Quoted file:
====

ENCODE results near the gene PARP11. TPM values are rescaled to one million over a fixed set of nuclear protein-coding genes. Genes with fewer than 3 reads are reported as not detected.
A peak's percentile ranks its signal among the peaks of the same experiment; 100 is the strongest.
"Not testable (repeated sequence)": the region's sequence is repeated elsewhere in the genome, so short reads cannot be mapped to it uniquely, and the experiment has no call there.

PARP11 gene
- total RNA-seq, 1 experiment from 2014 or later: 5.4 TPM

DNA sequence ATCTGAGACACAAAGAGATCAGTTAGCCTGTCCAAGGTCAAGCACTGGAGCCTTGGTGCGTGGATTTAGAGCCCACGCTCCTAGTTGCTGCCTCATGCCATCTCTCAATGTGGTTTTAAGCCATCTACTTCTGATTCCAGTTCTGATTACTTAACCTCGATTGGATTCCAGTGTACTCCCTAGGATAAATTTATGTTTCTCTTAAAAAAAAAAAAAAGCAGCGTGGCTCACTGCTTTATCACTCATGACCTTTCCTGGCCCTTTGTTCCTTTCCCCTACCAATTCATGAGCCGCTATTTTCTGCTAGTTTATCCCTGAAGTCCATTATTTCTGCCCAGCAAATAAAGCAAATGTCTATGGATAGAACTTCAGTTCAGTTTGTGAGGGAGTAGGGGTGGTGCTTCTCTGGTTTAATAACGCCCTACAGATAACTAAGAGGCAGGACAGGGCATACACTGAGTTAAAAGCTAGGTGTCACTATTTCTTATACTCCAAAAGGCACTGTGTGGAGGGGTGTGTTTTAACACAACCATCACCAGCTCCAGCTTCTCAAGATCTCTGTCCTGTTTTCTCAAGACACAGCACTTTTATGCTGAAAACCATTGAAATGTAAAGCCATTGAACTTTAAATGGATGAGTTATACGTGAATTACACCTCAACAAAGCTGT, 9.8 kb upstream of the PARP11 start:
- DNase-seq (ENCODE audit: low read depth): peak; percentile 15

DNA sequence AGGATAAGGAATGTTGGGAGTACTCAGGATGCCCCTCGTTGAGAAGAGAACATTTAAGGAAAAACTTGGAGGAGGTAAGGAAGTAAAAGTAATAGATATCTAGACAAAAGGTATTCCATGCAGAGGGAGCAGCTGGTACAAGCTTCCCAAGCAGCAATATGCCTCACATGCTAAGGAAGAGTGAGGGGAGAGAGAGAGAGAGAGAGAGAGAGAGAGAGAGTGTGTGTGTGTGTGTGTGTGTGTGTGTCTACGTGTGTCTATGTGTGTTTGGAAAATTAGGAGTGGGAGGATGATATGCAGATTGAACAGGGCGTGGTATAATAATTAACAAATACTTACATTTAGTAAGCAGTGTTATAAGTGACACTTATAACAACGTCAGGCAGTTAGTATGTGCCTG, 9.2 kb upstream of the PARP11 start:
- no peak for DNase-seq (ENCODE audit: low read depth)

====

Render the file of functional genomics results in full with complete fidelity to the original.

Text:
ENCODE results near the gene PARP11. TPM values are rescaled to one million over a fixed set of nuclear protein-coding genes. Genes with fewer than 3 reads are reported as not detected.
A peak's percentile ranks its signal among the peaks of the same experiment; 100 is the strongest.
"Not testable (repeated sequence)": the region's sequence is repeated elsewhere in the genome, so short reads cannot be mapped to it uniquely, and the experiment has no call there.

PARP11 gene
- total RNA-seq, 1 experiment from 2014 or later: 5.4 TPM

DNA sequence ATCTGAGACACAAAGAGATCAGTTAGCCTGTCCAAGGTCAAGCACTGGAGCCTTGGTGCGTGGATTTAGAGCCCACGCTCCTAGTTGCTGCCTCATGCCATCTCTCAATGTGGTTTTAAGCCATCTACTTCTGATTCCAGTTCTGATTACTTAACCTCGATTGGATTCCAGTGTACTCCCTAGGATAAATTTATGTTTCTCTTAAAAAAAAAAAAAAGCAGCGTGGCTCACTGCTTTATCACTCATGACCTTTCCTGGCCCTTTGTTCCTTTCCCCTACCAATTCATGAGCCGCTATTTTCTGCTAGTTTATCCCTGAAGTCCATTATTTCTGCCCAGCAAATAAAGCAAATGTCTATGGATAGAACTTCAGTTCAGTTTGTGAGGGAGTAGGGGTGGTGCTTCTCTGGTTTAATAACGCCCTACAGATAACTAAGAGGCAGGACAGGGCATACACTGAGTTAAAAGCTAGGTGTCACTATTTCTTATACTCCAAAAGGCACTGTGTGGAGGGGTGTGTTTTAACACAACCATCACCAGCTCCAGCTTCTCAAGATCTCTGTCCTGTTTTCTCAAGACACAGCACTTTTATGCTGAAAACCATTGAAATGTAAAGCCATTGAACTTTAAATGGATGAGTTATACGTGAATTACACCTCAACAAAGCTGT, 9.8 kb upstream of the PARP11 start:
- DNase-seq (ENCODE audit: low read depth): peak; percentile 15

DNA sequence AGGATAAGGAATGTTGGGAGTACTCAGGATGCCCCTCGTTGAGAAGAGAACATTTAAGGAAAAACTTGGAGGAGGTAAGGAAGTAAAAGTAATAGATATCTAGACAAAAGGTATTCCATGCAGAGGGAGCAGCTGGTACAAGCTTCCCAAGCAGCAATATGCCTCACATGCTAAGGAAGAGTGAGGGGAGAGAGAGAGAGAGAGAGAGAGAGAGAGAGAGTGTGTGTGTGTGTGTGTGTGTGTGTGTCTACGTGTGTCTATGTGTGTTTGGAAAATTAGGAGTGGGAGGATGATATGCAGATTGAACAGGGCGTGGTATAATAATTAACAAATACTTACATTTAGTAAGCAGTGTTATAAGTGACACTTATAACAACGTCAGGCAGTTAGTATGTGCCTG, 9.2 kb upstream of the PARP11 start:
- no peak for DNase-seq (ENCODE audit: low read depth)